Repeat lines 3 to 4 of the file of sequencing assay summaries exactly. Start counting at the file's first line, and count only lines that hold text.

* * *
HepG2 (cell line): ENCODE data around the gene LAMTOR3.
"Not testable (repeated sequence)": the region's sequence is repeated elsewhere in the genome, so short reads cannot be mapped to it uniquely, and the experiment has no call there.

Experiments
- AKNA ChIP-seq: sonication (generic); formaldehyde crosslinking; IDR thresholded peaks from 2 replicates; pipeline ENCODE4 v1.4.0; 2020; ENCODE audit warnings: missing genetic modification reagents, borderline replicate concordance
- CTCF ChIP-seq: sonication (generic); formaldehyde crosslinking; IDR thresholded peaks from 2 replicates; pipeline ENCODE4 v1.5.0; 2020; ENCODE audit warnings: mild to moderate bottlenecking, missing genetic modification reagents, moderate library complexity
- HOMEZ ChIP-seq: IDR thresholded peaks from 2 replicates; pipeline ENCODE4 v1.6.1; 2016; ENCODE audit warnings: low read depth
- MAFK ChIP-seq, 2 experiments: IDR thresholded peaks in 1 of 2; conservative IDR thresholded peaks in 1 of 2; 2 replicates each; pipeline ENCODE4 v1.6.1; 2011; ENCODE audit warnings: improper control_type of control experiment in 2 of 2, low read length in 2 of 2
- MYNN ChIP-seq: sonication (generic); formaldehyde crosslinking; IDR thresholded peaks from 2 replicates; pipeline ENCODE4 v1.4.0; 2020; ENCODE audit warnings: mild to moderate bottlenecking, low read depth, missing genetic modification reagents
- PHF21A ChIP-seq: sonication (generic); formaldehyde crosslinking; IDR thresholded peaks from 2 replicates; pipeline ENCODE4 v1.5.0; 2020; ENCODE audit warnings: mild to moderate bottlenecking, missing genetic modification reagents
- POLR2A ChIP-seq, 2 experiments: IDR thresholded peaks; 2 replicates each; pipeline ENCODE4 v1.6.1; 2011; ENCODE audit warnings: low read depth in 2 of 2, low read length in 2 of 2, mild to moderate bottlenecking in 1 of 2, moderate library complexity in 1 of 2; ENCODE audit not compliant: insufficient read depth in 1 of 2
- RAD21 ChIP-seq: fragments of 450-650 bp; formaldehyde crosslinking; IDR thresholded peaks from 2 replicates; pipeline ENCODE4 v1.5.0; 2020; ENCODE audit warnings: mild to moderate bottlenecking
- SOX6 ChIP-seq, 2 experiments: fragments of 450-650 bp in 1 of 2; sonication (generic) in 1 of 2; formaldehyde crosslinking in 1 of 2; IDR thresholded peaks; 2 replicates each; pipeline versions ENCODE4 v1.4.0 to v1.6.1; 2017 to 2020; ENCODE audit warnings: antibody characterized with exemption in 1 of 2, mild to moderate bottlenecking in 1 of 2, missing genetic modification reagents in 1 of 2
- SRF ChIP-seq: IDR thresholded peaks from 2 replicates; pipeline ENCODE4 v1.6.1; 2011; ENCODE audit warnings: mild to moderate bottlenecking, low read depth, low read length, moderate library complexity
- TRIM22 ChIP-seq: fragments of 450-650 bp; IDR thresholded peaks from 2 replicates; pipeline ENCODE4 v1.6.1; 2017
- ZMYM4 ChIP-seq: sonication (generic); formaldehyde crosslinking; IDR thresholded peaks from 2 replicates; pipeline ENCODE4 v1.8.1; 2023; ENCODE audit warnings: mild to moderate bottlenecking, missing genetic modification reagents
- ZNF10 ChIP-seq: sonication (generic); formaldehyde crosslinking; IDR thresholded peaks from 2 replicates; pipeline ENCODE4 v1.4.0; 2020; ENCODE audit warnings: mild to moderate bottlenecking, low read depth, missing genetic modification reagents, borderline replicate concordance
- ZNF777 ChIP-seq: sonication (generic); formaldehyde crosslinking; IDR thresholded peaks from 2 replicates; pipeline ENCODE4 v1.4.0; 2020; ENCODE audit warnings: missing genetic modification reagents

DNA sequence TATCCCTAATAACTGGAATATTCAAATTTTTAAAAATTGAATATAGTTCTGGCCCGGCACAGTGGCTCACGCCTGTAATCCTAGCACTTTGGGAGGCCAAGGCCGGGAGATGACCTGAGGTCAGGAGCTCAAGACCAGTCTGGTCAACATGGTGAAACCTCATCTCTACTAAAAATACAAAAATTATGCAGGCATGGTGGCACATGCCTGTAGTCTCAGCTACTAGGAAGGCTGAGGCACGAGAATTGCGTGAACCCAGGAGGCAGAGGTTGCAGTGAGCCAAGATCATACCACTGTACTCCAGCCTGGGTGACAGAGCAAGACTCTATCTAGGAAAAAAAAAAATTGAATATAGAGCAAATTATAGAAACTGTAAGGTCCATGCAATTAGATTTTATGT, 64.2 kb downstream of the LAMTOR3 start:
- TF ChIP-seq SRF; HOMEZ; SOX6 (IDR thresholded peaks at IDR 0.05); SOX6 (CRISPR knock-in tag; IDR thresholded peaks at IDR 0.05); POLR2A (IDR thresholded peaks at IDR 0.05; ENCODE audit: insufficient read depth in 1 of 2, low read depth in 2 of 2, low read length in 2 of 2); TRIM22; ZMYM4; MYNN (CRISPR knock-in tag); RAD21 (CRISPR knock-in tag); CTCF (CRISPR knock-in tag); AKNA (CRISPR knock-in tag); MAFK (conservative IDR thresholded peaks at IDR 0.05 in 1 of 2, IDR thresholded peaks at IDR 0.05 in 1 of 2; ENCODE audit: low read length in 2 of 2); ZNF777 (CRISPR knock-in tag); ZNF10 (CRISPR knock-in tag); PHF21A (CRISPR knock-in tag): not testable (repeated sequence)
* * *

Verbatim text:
Experiments
- AKNA ChIP-seq: sonication (generic); formaldehyde crosslinking; IDR thresholded peaks from 2 replicates; pipeline ENCODE4 v1.4.0; 2020; ENCODE audit warnings: missing genetic modification reagents, borderline replicate concordance